Modern state privacy laws confer upon individuals the ability to ask for their personal information to be deleted. Statutes differ, however, in the scope of the “deletion right.” For example, some states only permit consumers to request the deletion of personal information that the consumer provided to the organization (allowing the organization to keep personal information that it obtained from third party sources or created itself), whereas other statutes allow consumers to make broader requests. It should be noted that even if a statute grants consumers the ability to request the deletion of a particular data type, the statute may still have exceptions that allow an organization to refuse the request. For example, if an organization is required by law to keep certain information, it may refuse a deletion request regardless of whether the data was collected directly from the consumer or via a third party.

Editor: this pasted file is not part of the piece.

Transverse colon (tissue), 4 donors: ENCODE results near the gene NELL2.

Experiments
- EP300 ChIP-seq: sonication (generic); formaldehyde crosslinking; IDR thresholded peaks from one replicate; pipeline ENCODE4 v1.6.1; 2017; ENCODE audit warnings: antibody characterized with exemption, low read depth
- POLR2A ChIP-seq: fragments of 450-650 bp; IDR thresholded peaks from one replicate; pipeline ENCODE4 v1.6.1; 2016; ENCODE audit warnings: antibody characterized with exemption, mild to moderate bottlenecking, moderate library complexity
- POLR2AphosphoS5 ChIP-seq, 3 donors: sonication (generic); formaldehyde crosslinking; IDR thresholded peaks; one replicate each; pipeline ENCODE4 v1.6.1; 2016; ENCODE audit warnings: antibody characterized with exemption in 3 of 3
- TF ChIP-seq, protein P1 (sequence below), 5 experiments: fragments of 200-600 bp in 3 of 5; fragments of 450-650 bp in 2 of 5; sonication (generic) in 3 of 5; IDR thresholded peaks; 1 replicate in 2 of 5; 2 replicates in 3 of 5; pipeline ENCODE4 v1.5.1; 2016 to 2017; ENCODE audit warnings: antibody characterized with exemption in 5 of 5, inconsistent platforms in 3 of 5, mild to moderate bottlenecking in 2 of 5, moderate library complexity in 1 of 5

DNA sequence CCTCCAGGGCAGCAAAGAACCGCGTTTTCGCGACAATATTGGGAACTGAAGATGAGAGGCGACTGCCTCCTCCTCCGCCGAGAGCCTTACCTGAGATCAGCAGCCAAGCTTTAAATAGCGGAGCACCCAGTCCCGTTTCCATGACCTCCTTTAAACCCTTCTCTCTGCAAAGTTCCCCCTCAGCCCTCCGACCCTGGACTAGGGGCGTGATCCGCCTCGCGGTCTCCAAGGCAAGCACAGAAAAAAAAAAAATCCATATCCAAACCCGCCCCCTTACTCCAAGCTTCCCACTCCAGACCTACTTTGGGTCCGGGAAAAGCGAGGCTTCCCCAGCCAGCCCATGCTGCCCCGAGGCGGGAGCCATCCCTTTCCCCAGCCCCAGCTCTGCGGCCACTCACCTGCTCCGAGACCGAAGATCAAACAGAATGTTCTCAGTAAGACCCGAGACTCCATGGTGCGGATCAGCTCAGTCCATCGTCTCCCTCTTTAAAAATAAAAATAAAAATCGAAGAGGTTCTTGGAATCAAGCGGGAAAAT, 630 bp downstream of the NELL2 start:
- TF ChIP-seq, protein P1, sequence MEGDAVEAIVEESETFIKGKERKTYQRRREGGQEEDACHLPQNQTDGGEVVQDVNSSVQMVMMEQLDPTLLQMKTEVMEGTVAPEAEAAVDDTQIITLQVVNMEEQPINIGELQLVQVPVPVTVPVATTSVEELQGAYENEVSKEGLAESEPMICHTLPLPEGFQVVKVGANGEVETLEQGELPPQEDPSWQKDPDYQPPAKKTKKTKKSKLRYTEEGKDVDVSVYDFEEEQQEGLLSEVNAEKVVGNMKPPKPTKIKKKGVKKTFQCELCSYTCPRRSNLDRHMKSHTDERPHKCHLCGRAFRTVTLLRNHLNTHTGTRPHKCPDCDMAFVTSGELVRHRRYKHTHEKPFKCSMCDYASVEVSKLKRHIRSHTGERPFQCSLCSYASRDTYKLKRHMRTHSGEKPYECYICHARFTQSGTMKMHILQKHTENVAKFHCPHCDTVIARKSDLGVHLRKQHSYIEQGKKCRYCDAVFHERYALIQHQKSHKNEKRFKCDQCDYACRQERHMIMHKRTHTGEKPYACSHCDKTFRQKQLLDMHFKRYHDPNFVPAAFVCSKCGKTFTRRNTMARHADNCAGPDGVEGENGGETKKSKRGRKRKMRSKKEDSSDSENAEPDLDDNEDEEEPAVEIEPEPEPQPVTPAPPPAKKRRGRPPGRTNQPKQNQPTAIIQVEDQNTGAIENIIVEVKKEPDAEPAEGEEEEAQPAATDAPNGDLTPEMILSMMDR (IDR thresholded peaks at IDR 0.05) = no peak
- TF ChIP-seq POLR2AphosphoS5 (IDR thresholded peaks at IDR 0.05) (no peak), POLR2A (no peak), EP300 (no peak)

The following provides a comparison of the types of personal information for which consumers can request deletion: